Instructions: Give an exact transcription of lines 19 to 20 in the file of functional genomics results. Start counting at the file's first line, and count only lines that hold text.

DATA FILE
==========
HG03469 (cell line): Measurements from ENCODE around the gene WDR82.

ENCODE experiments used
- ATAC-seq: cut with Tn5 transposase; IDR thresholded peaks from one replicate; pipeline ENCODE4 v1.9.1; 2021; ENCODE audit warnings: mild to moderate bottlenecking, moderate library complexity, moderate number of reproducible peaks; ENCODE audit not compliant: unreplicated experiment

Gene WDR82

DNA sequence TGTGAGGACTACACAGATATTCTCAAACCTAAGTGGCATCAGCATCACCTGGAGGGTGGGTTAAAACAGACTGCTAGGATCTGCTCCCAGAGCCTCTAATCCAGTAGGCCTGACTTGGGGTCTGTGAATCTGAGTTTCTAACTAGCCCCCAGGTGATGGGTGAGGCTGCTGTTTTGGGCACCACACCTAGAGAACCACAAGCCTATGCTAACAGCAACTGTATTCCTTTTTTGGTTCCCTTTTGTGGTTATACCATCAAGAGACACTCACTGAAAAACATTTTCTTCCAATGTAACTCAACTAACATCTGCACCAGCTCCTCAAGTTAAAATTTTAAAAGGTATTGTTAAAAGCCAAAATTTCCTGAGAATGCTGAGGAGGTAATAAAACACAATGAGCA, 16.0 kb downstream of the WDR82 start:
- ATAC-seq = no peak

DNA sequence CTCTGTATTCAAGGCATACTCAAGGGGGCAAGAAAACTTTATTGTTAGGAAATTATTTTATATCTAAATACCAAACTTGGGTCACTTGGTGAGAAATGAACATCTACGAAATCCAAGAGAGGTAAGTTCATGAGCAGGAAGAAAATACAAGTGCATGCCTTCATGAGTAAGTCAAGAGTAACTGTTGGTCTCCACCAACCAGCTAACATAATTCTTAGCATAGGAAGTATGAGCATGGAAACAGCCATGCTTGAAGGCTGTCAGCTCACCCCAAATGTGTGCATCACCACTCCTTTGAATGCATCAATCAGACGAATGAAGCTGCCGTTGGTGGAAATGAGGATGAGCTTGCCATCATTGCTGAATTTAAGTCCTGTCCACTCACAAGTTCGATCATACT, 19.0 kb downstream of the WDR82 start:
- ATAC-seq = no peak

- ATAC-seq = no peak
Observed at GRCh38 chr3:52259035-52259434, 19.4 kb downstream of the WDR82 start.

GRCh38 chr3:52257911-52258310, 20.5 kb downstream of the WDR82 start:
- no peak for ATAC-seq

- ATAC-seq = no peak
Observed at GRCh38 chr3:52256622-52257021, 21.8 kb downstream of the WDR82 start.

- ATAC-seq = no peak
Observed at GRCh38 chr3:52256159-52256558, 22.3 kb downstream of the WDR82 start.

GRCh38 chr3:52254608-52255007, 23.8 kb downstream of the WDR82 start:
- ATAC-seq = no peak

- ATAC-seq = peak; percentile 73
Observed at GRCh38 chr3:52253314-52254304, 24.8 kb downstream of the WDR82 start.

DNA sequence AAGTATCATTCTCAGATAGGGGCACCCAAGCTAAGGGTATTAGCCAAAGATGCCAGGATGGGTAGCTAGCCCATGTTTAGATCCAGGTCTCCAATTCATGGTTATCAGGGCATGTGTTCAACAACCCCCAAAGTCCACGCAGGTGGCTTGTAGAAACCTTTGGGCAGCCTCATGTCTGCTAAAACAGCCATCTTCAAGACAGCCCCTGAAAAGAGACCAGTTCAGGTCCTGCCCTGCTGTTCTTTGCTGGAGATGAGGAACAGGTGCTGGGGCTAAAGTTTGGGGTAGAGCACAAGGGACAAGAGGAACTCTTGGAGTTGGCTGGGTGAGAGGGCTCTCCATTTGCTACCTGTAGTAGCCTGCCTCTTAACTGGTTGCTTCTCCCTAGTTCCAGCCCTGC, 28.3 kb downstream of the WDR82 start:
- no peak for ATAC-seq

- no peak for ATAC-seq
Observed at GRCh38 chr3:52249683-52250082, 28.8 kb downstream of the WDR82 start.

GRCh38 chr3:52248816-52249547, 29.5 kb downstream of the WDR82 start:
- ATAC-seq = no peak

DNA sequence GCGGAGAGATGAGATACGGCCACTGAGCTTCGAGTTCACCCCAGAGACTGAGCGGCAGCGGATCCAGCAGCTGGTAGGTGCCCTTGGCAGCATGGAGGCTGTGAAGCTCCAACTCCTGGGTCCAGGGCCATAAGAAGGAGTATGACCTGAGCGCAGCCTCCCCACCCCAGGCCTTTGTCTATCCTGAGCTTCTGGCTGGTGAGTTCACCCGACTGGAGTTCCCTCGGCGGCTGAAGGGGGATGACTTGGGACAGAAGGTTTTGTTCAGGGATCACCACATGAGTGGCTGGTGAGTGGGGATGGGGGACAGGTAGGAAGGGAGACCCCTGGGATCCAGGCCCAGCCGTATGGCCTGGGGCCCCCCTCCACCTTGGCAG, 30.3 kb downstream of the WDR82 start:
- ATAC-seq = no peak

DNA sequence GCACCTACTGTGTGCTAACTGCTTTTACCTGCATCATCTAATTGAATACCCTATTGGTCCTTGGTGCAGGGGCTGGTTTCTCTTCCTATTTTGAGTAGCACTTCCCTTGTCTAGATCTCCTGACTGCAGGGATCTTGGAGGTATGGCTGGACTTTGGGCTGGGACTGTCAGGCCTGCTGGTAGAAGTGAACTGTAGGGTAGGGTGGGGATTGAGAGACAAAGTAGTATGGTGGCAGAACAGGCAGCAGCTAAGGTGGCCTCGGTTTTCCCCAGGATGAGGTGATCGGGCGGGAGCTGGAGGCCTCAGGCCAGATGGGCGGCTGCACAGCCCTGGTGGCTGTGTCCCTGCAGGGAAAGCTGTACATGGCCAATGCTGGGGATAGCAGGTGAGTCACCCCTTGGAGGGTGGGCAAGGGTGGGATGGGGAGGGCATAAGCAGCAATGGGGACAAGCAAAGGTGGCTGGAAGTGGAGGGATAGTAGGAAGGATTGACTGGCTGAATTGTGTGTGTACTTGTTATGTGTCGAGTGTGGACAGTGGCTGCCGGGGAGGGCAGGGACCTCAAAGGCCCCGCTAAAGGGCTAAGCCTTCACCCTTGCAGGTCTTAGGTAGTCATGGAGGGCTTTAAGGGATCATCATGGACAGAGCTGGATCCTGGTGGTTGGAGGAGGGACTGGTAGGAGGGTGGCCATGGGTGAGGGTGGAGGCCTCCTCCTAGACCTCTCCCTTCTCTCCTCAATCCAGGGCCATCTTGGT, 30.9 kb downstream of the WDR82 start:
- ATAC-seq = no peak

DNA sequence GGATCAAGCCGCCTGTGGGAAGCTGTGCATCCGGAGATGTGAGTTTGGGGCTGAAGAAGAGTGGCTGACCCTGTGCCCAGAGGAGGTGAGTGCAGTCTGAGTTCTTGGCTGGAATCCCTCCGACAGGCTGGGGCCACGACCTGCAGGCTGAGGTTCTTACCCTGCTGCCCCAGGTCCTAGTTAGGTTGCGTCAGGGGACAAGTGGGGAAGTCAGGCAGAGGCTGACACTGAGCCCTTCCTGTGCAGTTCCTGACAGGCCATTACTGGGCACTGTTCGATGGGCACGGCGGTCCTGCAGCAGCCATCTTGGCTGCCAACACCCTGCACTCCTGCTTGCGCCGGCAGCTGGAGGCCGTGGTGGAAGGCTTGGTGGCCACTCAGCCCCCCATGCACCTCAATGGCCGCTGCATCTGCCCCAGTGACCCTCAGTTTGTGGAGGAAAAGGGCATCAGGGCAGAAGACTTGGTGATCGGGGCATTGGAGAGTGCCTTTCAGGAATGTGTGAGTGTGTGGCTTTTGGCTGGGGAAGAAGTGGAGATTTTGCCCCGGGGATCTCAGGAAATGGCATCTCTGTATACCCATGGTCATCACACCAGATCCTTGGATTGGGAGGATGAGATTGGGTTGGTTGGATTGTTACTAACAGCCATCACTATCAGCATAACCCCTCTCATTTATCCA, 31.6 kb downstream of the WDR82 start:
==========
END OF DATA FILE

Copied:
- ATAC-seq = peak; percentile 73
Observed at GRCh38 chr3:52253314-52254304, 24.8 kb downstream of the WDR82 start.